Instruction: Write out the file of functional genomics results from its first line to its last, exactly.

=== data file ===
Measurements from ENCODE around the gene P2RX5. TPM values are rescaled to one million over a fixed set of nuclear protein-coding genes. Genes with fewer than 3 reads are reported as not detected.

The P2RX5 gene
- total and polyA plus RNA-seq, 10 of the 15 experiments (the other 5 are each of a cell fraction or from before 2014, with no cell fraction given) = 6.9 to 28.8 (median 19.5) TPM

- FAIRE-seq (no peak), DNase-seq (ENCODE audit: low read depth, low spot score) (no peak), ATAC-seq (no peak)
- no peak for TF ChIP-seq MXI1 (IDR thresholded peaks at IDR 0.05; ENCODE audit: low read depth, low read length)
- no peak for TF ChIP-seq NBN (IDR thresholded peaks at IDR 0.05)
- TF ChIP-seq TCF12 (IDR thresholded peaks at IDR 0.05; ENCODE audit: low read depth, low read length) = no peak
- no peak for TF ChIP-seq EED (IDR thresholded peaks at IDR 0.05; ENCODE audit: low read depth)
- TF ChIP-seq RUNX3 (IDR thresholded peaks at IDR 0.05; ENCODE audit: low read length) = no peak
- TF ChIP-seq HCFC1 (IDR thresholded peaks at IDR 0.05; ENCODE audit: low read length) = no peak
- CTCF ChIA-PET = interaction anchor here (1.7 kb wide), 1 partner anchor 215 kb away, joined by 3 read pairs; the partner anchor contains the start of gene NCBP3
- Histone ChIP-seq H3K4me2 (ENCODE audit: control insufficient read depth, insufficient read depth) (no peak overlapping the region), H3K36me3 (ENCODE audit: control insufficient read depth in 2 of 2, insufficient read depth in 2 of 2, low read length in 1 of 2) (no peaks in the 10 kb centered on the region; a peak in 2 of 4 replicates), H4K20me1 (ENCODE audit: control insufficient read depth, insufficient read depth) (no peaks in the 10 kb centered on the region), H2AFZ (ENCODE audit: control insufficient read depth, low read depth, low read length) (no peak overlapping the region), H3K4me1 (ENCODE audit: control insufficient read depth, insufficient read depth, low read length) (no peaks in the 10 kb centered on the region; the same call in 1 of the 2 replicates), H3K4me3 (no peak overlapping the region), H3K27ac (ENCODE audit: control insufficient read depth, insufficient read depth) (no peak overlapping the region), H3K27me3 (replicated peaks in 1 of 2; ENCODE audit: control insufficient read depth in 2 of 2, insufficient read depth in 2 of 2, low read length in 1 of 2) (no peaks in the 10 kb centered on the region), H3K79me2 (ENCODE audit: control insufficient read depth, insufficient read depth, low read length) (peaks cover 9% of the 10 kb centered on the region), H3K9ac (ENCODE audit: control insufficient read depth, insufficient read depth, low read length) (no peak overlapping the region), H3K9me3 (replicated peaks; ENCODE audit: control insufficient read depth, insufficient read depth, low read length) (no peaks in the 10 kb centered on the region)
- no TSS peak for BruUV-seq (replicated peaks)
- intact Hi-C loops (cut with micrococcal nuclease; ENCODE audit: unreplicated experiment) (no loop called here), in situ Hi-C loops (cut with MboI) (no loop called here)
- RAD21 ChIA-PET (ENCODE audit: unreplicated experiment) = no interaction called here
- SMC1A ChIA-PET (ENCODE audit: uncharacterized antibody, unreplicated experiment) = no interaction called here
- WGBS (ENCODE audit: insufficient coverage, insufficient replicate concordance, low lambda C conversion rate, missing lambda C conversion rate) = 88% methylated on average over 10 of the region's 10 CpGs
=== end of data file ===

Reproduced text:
Measurements from ENCODE around the gene P2RX5. TPM values are rescaled to one million over a fixed set of nuclear protein-coding genes. Genes with fewer than 3 reads are reported as not detected.

The P2RX5 gene
- total and polyA plus RNA-seq, 10 of the 15 experiments (the other 5 are each of a cell fraction or from before 2014, with no cell fraction given) = 6.9 to 28.8 (median 19.5) TPM

- FAIRE-seq (no peak), DNase-seq (ENCODE audit: low read depth, low spot score) (no peak), ATAC-seq (no peak)
- no peak for TF ChIP-seq MXI1 (IDR thresholded peaks at IDR 0.05; ENCODE audit: low read depth, low read length)
- no peak for TF ChIP-seq NBN (IDR thresholded peaks at IDR 0.05)
- TF ChIP-seq TCF12 (IDR thresholded peaks at IDR 0.05; ENCODE audit: low read depth, low read length) = no peak
- no peak for TF ChIP-seq EED (IDR thresholded peaks at IDR 0.05; ENCODE audit: low read depth)
- TF ChIP-seq RUNX3 (IDR thresholded peaks at IDR 0.05; ENCODE audit: low read length) = no peak
- TF ChIP-seq HCFC1 (IDR thresholded peaks at IDR 0.05; ENCODE audit: low read length) = no peak
- CTCF ChIA-PET = interaction anchor here (1.7 kb wide), 1 partner anchor 215 kb away, joined by 3 read pairs; the partner anchor contains the start of gene NCBP3
- Histone ChIP-seq H3K4me2 (ENCODE audit: control insufficient read depth, insufficient read depth) (no peak overlapping the region), H3K36me3 (ENCODE audit: control insufficient read depth in 2 of 2, insufficient read depth in 2 of 2, low read length in 1 of 2) (no peaks in the 10 kb centered on the region; a peak in 2 of 4 replicates), H4K20me1 (ENCODE audit: control insufficient read depth, insufficient read depth) (no peaks in the 10 kb centered on the region), H2AFZ (ENCODE audit: control insufficient read depth, low read depth, low read length) (no peak overlapping the region), H3K4me1 (ENCODE audit: control insufficient read depth, insufficient read depth, low read length) (no peaks in the 10 kb centered on the region; the same call in 1 of the 2 replicates), H3K4me3 (no peak overlapping the region), H3K27ac (ENCODE audit: control insufficient read depth, insufficient read depth) (no peak overlapping the region), H3K27me3 (replicated peaks in 1 of 2; ENCODE audit: control insufficient read depth in 2 of 2, insufficient read depth in 2 of 2, low read length in 1 of 2) (no peaks in the 10 kb centered on the region), H3K79me2 (ENCODE audit: control insufficient read depth, insufficient read depth, low read length) (peaks cover 9% of the 10 kb centered on the region), H3K9ac (ENCODE audit: control insufficient read depth, insufficient read depth, low read length) (no peak overlapping the region), H3K9me3 (replicated peaks; ENCODE audit: control insufficient read depth, insufficient read depth, low read length) (no peaks in the 10 kb centered on the region)
- no TSS peak for BruUV-seq (replicated peaks)
- intact Hi-C loops (cut with micrococcal nuclease; ENCODE audit: unreplicated experiment) (no loop called here), in situ Hi-C loops (cut with MboI) (no loop called here)
- RAD21 ChIA-PET (ENCODE audit: unreplicated experiment) = no interaction called here
- SMC1A ChIA-PET (ENCODE audit: uncharacterized antibody, unreplicated experiment) = no interaction called here
- WGBS (ENCODE audit: insufficient coverage, insufficient replicate concordance, low lambda C conversion rate, missing lambda C conversion rate) = 88% methylated on average over 10 of the region's 10 CpGs